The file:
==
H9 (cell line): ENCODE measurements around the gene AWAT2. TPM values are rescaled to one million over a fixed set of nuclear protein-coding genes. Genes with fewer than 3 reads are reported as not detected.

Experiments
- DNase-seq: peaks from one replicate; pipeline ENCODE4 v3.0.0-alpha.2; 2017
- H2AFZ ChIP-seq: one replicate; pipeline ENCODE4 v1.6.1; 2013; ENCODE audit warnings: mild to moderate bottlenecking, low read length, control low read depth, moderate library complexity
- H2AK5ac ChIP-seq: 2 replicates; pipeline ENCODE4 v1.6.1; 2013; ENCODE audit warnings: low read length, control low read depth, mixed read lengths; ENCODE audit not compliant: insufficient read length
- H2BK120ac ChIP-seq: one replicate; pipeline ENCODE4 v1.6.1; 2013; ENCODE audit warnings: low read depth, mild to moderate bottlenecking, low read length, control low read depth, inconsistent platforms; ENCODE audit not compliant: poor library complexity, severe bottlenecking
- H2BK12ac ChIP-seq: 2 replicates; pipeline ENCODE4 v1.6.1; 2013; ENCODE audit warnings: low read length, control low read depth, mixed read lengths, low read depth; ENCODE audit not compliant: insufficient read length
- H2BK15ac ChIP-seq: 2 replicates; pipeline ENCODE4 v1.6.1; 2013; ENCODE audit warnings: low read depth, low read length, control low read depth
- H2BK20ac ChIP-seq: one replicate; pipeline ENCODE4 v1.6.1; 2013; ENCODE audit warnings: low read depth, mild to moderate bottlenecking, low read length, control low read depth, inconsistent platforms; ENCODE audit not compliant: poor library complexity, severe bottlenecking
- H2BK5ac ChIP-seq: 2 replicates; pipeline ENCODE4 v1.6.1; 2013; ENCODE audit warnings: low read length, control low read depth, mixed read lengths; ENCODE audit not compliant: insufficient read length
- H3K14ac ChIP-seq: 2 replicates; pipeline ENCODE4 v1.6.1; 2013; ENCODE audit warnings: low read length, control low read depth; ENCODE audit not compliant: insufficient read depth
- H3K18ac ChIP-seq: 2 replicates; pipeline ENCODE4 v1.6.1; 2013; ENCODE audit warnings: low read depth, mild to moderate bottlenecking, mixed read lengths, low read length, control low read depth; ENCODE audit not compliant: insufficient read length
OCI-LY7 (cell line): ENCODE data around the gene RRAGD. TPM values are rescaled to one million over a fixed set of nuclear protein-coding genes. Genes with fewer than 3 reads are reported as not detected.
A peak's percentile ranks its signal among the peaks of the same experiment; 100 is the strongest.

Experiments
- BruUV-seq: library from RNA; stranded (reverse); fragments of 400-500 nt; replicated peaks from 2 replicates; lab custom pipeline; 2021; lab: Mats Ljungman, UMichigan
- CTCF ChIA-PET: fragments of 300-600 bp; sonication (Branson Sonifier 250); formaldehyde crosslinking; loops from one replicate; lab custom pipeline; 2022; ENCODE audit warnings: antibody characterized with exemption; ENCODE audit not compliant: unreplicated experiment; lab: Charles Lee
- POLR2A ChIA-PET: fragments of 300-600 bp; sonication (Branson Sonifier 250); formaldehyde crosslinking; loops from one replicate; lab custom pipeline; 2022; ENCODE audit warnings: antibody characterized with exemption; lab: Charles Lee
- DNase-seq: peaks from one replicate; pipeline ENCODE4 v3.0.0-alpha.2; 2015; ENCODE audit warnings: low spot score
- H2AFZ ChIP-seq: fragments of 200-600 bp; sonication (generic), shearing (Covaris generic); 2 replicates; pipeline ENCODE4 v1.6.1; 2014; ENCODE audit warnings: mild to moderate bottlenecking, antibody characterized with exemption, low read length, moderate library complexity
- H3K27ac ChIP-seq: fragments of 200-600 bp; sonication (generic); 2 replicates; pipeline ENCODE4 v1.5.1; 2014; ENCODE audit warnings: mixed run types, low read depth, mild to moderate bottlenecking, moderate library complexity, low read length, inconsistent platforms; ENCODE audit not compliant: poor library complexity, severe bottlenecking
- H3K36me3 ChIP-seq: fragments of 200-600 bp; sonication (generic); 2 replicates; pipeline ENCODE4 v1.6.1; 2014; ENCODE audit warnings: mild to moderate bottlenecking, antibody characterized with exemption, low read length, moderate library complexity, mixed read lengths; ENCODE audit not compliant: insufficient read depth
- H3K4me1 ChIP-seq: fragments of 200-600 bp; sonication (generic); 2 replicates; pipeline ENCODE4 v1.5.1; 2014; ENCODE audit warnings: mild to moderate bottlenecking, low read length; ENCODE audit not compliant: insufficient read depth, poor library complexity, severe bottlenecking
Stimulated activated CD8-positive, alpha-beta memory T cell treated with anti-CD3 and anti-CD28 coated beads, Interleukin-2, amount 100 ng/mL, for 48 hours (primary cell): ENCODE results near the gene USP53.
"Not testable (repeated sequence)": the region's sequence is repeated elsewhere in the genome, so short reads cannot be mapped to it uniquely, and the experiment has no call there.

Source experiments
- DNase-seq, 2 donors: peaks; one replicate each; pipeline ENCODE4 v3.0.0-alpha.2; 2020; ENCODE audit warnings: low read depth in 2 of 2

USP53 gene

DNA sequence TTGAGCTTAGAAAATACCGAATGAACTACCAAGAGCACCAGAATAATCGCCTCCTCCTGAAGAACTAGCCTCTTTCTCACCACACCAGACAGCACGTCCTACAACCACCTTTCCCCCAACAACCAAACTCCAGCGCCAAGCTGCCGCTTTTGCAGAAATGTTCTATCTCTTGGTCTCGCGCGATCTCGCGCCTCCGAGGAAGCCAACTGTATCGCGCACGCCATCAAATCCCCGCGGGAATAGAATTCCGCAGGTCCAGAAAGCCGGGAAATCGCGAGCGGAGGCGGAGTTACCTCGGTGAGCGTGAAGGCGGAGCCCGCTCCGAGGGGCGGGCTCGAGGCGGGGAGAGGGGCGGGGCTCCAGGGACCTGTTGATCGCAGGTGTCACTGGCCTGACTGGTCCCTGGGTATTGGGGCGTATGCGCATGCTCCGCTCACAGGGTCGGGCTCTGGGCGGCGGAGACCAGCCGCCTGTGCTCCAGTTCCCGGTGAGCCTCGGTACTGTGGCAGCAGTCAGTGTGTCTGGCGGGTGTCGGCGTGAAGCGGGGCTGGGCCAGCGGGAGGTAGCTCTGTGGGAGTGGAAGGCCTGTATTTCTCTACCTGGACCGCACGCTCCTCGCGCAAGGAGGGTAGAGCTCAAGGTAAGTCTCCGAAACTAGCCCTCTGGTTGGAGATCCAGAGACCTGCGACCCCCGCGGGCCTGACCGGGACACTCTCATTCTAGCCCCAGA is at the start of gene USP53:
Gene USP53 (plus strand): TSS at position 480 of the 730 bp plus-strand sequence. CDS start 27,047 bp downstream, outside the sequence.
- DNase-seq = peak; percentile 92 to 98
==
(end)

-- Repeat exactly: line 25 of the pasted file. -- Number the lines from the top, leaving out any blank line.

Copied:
"Not testable (repeated sequence)": the region's sequence is repeated elsewhere in the genome, so short reads cannot be mapped to it uniquely, and the experiment has no call there.